If you’re able to meet all those users’ needs, you’ll have an easier time getting them out of the messy middle. But that’s tough to do on a single webpage. It’s better to create a “web” of pages across a site that address many variations and subsidiary topics of that original query. SEO isn’t something that happens one page at a time; it’s a full-site experience. And when you have a well-structured and well-designed site that also offers holistic content, you’ll help users through their process of exploring and evaluating during the messy middle stage.
Image credit: Think With Google
This allows you to rank for the long-tail related keywords related to that content and for your target head terms. I’ll explain this more below.
Here are four main takeaways from my research.
1. Long-Tail Keywords Lead to Conversions
You’re probably already familiar with long-tail keywords, but you might not realize just how prevalent they are. In 2021, Ahrefs released a study that found that 95% of keywords in their U.S. database are categorized as long-tail, with one-third of all search volume being attributed to long-tail queries. Since around 15% of all daily Google searches are brand new, it’s not shocking that the vast majority of keywords have fewer than 10 searches per month.
Image credit: Ahrefs
It’s important to note that Ahrefs defines long-tail keywords as “queries that get a small number of searches per month.” While long-tail keywords do tend to be longer and more specific, the term isn’t necessarily limited to a certain number of words. In fact, as Ahrefs points out, there are numerous one-word queries that receive fewer than 100 monthly searches, while many 5-word keywords receive hundreds of thousands of searches each month. You need to consider monthly search volume over length of query here.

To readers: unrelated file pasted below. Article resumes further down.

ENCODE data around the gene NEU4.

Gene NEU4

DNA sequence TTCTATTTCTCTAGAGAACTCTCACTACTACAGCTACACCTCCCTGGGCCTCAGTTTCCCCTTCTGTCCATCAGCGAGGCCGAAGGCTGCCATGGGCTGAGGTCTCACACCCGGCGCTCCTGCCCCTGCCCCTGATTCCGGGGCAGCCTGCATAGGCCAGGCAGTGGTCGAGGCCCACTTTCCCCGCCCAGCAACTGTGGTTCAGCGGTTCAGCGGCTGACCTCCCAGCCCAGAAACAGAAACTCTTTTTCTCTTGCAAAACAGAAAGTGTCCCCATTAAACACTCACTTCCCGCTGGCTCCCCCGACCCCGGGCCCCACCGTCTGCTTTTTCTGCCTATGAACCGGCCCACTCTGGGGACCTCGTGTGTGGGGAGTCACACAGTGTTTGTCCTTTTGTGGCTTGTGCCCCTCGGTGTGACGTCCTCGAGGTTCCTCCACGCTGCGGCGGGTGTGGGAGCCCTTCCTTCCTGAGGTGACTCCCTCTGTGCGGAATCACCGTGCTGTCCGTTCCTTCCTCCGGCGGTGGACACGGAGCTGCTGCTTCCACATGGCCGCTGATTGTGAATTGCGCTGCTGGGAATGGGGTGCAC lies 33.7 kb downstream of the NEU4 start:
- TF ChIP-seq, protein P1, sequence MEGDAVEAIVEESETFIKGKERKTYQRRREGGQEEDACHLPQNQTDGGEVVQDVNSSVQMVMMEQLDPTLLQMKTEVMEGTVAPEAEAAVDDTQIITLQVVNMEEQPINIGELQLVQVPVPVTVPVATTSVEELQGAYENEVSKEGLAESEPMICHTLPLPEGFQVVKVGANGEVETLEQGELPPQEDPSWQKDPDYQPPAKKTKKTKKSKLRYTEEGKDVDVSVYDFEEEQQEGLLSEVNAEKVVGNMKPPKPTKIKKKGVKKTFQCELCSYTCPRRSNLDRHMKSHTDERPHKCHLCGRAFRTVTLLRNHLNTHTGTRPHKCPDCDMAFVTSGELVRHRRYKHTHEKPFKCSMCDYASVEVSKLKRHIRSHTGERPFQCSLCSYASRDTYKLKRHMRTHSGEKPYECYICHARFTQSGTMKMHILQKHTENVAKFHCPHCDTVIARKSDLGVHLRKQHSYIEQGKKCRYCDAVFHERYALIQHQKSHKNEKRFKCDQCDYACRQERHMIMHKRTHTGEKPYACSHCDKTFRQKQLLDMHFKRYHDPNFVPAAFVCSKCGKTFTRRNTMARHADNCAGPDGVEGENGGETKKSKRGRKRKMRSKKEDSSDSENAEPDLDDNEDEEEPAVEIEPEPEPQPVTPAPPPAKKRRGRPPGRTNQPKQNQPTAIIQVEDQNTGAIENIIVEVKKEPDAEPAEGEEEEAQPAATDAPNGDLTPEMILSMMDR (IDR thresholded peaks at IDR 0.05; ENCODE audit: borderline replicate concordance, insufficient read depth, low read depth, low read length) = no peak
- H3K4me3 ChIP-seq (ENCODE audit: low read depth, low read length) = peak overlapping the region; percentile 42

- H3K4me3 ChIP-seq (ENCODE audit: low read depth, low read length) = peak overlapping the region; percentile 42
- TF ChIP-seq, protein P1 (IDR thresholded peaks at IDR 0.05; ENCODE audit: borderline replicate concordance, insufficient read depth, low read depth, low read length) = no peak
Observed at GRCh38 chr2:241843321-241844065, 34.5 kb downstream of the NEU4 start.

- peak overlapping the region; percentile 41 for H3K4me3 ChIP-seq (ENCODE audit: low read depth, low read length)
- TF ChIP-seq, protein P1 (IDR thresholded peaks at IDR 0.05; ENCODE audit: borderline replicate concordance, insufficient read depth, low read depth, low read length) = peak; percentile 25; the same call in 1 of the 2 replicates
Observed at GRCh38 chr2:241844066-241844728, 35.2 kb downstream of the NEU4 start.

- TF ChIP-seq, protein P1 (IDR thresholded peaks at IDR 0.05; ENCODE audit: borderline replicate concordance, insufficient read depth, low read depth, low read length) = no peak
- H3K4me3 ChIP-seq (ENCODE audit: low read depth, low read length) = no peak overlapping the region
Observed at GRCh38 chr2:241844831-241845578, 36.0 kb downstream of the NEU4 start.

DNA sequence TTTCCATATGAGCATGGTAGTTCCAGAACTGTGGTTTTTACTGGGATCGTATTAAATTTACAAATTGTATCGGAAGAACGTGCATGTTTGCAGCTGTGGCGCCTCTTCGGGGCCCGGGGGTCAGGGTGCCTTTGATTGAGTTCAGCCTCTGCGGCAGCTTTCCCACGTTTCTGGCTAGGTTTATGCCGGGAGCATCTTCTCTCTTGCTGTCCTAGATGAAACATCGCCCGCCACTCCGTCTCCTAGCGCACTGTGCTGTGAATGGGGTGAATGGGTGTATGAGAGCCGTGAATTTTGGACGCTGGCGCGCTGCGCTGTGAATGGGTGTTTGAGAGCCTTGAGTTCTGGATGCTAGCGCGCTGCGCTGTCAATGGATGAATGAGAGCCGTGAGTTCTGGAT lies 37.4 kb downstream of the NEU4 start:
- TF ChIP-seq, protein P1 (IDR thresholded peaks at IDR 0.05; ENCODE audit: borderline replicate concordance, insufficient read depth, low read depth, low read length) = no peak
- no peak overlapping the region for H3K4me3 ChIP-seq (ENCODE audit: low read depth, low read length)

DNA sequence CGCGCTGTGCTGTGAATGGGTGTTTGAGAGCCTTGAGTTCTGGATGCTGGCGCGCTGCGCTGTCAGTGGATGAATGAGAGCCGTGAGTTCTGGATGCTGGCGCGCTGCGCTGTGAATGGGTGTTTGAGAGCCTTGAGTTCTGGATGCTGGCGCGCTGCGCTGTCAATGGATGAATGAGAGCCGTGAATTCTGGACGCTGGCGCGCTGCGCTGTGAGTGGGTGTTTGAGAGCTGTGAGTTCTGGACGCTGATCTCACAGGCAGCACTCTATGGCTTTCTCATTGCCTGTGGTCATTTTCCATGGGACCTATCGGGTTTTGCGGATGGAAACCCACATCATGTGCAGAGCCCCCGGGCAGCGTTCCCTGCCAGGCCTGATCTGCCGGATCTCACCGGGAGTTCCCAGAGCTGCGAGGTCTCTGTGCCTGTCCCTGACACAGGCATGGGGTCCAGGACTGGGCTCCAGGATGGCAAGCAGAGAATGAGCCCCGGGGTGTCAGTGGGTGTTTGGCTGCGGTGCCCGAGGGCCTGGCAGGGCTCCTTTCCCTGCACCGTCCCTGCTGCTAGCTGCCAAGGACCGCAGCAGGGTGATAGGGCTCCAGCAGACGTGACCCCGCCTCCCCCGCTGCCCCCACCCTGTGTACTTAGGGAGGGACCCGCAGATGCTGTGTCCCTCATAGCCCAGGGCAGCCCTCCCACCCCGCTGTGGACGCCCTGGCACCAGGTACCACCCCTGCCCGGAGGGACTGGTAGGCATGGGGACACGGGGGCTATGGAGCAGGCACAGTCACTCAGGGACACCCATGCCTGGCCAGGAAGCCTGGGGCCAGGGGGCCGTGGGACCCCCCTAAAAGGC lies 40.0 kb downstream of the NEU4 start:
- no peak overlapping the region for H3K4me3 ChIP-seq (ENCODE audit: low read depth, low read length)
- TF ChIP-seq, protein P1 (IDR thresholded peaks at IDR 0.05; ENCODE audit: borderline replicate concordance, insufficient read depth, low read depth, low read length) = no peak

With that in mind, why do long-tail (and very long-tail) keywords matter – and what do they have to do with the “messy middle”? Simply put, these terms tend to correlate with higher conversion rates. There are fewer searches for them being performed per month, but they’re highly attuned to specifics like location and user intent. They indicate a narrowing-down of choice. That’s ultimately what gets customers out of the messy middle. If you’re not using long-tail keywords, you’re probably missing out on about half of your conversions.
Image credit: Ahrefs
2. Follow the “Pyramid” of Pages
How do you use this knowledge to your advantage when creating a content strategy for a site? It might help to imagine a pyramid of phrases or queries. At the top, you have the head term – representing the top page for a given category of content you’ve created for your site. That page might satisfy around 11% of the users who come to a website after typing in a query. But that means 89% of users weren’t satisfied with that content.
So then, you implement another “level” – the next section down on the pyramid – that includes 8 more pages of content related to the initial topic or query. Let’s assume that each of those pages satisfies 3% of users. Cumulatively, that adds another 24% of users who are satisfied – totaling about a third of all users.
But you want better results for your site. So you build out another 20 pages centered around long-tail terms. Maybe each one satisfies nine-tenths of a percentage of users. That doesn’t sound like much, but cumulatively, that’s another 18%. All told, you’re up to 53% of users satisfied. If you want to get north of two-thirds, you might build out another 50 pages using very long-tail terms. If each page satisfies three-tenths of a percentage, that’s another 15% of users satisfied; you’ll finally satisfy 68% of users total across all your content.